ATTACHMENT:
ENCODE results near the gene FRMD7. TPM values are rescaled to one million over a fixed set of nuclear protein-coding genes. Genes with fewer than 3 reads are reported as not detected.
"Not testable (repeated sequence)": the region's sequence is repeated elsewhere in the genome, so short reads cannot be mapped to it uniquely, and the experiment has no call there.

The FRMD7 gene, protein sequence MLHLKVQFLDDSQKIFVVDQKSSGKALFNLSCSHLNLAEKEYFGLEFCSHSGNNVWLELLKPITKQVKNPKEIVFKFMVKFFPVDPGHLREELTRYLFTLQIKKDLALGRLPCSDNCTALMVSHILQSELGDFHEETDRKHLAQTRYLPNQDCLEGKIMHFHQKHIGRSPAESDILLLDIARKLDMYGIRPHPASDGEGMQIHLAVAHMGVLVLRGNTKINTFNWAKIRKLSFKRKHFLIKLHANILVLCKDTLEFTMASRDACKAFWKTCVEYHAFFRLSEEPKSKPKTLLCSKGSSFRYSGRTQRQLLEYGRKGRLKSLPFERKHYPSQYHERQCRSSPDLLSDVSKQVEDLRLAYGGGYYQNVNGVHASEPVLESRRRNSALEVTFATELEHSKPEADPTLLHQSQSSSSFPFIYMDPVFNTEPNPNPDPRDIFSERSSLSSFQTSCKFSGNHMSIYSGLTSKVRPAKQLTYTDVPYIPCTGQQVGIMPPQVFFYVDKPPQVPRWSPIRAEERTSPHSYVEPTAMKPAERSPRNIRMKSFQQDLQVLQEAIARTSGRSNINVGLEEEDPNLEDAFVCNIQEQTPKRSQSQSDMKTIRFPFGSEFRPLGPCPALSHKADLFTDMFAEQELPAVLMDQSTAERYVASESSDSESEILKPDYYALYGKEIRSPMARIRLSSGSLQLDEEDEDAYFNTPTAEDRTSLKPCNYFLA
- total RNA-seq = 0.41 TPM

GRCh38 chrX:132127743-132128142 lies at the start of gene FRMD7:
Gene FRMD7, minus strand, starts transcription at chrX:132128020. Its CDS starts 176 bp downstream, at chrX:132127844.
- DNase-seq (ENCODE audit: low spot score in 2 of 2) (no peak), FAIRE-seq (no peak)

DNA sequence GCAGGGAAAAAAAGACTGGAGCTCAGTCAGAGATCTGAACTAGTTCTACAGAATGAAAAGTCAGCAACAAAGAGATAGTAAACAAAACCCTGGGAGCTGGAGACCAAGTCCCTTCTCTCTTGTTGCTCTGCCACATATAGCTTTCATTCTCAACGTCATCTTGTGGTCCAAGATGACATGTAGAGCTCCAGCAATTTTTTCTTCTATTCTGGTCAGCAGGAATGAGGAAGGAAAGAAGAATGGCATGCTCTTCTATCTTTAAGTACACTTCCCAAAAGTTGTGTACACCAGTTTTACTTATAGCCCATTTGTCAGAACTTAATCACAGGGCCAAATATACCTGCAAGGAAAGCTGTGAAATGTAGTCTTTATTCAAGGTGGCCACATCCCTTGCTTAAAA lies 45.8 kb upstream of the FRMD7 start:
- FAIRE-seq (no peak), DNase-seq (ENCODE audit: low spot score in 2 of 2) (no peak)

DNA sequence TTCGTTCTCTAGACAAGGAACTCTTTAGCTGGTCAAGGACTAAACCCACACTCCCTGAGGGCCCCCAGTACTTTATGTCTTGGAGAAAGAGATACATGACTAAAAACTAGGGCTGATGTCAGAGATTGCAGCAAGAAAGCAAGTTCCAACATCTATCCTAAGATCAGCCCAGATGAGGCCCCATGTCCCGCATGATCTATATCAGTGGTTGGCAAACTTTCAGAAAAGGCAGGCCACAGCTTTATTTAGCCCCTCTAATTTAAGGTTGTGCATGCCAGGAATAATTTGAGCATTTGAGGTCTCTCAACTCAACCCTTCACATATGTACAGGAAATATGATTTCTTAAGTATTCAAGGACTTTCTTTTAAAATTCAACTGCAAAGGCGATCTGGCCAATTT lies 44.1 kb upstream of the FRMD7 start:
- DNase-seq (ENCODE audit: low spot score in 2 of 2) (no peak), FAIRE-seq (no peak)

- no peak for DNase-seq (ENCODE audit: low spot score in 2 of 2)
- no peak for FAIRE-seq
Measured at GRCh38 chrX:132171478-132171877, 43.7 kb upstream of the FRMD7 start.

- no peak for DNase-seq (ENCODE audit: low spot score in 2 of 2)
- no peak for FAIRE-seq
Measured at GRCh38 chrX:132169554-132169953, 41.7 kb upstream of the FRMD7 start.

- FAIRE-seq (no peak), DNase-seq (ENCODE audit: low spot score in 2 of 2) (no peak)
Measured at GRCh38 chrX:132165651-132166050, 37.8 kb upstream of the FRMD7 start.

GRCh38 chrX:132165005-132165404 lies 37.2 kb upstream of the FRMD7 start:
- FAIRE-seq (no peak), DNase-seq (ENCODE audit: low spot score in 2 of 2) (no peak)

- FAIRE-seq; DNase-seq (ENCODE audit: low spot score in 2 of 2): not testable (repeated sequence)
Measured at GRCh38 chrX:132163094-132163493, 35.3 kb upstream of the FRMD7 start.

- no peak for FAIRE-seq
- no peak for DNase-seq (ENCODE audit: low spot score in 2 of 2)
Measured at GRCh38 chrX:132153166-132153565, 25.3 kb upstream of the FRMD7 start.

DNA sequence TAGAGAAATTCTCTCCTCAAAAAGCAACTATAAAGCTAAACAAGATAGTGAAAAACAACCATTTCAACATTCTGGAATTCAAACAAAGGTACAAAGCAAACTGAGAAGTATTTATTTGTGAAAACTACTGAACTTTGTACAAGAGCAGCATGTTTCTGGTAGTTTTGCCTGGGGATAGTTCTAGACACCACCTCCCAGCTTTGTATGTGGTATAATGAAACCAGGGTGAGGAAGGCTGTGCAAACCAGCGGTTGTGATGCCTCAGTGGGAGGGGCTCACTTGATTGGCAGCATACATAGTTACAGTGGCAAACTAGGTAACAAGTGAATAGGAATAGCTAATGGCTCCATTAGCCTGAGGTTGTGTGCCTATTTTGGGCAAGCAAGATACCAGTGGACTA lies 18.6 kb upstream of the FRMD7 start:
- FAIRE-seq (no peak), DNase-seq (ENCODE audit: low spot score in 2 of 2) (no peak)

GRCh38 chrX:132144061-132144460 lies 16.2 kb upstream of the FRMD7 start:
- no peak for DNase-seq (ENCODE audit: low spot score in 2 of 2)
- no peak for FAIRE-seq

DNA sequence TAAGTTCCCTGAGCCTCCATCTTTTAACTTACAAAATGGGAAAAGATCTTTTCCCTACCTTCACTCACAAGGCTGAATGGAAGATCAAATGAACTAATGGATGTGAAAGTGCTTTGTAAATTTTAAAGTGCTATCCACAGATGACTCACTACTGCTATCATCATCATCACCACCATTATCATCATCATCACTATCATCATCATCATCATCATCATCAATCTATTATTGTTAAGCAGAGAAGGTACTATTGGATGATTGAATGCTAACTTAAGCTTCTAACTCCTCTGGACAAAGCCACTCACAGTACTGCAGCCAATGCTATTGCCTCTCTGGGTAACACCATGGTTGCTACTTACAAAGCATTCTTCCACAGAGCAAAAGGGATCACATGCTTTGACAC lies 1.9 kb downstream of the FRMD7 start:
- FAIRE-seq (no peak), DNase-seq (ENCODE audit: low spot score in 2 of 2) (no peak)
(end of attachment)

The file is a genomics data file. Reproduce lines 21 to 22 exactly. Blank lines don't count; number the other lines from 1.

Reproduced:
- FAIRE-seq (no peak), DNase-seq (ENCODE audit: low spot score in 2 of 2) (no peak)

- FAIRE-seq; DNase-seq (ENCODE audit: low spot score in 2 of 2): not testable (repeated sequence)